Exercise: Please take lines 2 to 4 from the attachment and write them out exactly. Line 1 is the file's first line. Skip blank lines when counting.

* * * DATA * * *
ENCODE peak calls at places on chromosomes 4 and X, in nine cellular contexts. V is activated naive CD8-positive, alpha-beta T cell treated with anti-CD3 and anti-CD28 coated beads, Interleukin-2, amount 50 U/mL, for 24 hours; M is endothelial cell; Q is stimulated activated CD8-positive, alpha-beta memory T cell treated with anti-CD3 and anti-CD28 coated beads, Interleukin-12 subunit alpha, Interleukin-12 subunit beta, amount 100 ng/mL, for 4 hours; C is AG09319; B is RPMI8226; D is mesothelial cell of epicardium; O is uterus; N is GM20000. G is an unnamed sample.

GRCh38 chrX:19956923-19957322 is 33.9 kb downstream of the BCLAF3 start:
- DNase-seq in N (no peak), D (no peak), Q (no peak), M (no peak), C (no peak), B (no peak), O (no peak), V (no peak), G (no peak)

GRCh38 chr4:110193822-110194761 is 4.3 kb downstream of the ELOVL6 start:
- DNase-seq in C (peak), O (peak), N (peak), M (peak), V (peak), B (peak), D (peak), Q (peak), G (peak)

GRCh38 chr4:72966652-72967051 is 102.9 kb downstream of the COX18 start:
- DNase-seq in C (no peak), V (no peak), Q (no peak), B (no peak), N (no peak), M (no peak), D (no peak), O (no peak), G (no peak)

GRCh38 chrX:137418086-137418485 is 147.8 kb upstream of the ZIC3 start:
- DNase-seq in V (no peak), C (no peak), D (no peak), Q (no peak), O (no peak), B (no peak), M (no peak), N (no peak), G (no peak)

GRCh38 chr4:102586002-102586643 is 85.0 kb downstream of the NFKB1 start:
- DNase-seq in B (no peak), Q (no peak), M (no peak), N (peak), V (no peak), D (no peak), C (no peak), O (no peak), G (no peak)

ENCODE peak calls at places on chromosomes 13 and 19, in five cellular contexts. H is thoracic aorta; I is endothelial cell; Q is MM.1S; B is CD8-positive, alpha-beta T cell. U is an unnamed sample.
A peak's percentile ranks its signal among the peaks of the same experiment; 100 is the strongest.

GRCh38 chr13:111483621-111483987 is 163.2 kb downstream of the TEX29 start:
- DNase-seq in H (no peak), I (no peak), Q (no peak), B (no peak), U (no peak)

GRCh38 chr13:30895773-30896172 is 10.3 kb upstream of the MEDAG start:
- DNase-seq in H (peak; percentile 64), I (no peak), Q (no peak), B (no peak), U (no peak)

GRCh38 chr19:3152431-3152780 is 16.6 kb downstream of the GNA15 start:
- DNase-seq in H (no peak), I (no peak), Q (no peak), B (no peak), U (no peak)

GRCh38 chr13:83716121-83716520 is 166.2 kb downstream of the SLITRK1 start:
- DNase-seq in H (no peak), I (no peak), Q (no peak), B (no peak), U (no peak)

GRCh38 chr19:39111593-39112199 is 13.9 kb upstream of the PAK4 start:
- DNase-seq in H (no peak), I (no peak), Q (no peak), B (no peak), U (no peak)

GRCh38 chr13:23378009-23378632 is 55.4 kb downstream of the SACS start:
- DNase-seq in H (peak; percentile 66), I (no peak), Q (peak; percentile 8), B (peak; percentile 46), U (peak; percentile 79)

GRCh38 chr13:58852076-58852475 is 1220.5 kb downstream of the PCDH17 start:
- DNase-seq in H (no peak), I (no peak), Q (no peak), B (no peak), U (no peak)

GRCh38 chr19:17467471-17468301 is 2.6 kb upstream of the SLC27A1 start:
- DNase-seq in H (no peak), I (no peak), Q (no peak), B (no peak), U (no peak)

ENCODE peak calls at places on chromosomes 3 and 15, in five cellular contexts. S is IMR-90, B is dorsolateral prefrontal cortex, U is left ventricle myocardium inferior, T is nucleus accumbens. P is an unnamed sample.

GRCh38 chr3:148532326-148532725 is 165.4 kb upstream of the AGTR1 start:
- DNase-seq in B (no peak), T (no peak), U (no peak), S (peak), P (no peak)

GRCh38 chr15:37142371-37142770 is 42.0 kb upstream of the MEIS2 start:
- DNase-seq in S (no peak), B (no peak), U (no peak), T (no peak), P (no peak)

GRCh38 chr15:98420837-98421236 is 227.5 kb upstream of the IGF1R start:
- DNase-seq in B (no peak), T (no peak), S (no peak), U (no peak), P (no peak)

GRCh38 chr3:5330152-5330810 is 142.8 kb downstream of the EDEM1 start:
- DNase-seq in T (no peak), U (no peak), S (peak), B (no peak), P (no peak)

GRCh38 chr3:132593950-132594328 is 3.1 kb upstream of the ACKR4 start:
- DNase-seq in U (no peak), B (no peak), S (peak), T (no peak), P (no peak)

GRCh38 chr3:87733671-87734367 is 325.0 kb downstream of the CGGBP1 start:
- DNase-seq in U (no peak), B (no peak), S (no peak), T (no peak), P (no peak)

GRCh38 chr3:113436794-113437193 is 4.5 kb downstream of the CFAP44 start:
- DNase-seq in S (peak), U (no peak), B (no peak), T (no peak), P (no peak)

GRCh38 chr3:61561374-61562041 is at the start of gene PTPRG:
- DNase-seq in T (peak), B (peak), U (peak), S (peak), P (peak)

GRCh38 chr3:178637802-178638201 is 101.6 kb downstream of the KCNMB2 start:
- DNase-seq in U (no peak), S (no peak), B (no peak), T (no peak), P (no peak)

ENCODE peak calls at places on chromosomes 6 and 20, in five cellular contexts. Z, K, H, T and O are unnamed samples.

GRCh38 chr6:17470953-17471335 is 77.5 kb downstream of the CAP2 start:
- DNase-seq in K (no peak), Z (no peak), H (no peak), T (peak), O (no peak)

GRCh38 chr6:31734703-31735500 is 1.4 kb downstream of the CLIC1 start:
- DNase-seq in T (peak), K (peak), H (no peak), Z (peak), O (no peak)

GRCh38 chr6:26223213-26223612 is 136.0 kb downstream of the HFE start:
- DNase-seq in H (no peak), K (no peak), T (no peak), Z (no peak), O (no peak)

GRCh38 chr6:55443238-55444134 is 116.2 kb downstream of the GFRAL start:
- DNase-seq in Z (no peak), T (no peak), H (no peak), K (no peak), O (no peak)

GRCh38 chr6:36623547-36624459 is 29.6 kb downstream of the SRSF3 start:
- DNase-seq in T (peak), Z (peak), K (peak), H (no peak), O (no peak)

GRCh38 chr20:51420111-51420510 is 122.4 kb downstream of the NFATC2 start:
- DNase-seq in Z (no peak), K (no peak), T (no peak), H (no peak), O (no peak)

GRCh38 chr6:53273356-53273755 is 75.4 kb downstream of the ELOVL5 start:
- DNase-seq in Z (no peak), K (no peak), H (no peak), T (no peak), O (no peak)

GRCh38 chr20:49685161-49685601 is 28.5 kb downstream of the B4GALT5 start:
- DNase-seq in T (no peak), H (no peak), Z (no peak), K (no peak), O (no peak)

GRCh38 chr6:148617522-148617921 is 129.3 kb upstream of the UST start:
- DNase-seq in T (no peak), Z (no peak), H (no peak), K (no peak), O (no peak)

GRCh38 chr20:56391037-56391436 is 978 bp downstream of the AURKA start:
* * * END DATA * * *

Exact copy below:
GRCh38 chrX:19956923-19957322 is 33.9 kb downstream of the BCLAF3 start:
- DNase-seq in N (no peak), D (no peak), Q (no peak), M (no peak), C (no peak), B (no peak), O (no peak), V (no peak), G (no peak)

GRCh38 chr4:110193822-110194761 is 4.3 kb downstream of the ELOVL6 start: